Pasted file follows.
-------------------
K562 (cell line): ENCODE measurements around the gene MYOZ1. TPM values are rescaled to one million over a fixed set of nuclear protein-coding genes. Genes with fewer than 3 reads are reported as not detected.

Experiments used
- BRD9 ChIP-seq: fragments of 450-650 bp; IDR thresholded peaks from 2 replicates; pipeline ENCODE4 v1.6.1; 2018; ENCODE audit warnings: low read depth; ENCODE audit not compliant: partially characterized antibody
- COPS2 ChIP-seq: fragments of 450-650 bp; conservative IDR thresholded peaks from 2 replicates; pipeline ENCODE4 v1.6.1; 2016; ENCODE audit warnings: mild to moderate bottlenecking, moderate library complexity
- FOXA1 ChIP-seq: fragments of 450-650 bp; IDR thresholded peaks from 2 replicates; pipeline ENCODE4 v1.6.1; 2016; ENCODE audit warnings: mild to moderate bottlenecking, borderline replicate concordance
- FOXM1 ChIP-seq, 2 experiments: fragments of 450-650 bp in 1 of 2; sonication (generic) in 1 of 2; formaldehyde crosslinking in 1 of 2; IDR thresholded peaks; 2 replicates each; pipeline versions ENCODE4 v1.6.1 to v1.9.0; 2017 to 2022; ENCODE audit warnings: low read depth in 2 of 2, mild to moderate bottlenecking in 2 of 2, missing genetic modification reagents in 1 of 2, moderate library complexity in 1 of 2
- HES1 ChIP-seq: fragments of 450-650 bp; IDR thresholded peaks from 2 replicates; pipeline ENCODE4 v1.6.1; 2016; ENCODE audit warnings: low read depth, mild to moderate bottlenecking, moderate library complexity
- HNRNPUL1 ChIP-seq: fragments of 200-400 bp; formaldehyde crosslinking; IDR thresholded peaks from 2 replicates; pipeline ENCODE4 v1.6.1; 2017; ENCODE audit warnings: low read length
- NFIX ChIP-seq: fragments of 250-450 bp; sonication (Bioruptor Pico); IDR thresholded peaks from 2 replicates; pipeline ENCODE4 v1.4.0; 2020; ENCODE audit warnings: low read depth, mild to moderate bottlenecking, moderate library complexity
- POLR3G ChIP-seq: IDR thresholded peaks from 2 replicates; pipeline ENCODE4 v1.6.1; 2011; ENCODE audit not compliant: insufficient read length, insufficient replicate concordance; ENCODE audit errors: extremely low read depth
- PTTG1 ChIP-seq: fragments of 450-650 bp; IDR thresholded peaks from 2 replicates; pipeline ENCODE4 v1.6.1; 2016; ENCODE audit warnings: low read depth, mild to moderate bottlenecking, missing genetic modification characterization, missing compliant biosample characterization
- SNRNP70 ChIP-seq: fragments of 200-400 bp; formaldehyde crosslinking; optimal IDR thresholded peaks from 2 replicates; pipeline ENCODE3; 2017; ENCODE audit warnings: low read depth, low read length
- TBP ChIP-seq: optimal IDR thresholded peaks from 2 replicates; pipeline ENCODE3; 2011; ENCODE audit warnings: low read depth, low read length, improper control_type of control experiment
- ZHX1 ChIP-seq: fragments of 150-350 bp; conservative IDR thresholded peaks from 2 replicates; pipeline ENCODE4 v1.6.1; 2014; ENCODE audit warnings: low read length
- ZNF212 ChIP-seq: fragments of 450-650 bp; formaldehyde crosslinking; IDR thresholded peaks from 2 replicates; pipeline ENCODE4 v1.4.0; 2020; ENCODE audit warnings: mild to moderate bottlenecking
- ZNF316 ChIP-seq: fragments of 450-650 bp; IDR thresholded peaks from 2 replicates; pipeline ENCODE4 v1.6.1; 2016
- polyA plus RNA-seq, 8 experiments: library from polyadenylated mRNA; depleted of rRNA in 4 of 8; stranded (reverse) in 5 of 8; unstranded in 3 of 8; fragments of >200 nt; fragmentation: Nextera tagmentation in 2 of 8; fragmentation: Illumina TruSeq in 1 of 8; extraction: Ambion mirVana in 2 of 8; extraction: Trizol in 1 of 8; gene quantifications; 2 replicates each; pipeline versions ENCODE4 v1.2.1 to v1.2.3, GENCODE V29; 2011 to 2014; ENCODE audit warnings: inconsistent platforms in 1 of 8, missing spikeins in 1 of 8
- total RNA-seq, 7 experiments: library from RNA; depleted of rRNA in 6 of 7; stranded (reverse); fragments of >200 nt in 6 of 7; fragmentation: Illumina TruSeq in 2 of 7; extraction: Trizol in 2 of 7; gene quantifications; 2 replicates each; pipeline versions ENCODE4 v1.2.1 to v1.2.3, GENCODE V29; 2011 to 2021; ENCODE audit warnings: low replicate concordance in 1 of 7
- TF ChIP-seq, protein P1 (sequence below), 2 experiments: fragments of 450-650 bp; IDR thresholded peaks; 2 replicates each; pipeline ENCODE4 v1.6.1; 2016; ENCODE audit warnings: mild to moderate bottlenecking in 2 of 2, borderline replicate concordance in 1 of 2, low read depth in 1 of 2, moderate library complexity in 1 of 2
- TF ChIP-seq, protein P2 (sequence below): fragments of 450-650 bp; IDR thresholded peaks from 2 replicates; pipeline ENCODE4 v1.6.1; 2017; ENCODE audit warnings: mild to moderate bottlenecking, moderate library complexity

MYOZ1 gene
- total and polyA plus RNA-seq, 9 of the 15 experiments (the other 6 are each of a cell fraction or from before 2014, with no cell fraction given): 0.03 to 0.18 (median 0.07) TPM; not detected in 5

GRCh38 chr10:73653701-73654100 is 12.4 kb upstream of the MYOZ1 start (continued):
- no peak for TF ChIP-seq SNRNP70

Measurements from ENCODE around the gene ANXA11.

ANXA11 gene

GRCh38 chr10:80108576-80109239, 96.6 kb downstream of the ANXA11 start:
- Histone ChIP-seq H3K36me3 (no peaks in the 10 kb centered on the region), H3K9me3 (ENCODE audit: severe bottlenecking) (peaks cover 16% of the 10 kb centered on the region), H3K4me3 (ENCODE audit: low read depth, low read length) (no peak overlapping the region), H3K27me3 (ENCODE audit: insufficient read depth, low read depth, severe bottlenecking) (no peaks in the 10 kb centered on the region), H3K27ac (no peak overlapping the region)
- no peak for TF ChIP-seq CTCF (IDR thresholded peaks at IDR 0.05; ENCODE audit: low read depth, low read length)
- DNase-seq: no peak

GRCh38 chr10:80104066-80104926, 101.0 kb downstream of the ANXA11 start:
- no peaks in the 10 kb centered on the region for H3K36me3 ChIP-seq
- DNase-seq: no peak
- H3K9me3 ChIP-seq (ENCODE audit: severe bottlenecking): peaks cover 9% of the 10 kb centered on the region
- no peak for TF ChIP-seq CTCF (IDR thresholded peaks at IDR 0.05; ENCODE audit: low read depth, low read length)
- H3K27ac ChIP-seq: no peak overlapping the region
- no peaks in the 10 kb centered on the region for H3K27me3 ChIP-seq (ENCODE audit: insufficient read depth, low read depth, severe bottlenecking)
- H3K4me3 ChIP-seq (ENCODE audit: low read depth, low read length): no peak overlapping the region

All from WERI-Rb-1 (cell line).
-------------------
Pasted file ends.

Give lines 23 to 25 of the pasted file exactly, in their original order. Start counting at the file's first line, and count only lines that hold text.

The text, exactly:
GRCh38 chr10:73653701-73654100 is 12.4 kb upstream of the MYOZ1 start (continued):
- no peak for TF ChIP-seq SNRNP70

Measurements from ENCODE around the gene ANXA11.